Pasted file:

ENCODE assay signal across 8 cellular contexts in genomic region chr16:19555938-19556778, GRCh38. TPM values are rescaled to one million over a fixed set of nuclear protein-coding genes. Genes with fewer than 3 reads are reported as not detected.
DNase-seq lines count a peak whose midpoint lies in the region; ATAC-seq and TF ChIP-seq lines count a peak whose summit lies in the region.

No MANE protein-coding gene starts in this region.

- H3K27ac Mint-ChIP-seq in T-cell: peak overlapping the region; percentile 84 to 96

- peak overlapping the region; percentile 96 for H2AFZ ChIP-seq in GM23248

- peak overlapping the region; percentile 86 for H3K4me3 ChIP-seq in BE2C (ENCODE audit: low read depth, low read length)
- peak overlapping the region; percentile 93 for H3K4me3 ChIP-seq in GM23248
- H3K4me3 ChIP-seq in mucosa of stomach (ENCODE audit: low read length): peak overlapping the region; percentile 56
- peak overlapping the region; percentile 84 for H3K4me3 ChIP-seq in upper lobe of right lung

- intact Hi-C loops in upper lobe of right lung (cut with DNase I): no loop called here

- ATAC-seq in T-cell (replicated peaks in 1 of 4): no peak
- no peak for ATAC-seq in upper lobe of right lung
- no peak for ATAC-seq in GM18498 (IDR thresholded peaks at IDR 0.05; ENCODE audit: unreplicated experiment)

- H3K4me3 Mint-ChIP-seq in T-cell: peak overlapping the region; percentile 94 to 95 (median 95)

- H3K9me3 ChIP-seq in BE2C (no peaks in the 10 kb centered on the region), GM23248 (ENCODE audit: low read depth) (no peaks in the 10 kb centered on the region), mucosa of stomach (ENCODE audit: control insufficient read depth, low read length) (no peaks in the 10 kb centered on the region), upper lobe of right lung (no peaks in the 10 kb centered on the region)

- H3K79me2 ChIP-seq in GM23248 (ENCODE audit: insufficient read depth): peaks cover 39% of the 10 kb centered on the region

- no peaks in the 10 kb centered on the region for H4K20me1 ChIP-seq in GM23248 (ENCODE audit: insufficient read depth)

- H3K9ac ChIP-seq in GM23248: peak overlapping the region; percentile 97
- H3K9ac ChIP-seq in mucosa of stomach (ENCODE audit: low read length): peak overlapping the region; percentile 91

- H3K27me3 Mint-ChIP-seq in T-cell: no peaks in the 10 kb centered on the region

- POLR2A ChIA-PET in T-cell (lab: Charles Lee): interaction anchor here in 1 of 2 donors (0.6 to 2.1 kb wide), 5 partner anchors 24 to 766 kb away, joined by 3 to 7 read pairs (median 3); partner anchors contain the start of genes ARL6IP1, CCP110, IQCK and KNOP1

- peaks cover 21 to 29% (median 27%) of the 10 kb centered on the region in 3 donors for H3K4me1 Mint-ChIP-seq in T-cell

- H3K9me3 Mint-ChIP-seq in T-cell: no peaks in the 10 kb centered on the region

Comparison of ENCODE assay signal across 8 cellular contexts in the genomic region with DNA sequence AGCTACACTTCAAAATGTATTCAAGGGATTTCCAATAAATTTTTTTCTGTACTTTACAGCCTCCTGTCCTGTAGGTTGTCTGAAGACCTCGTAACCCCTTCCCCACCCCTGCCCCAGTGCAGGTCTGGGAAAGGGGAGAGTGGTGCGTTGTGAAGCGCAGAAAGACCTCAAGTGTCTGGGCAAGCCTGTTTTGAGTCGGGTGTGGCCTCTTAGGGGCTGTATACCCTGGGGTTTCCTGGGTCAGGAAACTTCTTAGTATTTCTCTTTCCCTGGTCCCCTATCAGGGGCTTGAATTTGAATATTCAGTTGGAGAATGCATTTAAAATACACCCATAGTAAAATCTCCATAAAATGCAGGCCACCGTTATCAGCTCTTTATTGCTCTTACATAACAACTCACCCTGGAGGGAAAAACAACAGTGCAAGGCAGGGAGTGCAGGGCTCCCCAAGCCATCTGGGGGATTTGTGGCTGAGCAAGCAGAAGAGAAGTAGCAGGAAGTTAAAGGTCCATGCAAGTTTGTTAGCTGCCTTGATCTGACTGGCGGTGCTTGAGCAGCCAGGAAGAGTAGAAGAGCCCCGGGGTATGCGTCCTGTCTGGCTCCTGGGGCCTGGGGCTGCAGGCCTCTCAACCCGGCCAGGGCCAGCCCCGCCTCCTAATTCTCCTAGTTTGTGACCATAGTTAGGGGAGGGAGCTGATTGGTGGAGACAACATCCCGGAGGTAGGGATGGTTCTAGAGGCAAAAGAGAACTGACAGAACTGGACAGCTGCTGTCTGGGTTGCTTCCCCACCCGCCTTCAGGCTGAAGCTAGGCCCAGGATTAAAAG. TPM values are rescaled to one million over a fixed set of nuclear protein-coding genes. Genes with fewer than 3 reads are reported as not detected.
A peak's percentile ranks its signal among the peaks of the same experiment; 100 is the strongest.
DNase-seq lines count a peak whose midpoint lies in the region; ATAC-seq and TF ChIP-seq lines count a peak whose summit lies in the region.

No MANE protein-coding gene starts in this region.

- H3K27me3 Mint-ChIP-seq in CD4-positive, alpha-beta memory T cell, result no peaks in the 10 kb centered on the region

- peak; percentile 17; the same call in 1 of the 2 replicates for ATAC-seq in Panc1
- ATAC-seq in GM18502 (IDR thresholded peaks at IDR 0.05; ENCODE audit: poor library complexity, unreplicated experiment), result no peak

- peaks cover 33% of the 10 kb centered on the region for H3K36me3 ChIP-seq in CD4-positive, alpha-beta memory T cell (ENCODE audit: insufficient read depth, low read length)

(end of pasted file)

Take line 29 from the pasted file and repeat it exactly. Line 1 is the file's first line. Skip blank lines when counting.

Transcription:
- peak; percentile 17; the same call in 1 of the 2 replicates for ATAC-seq in Panc1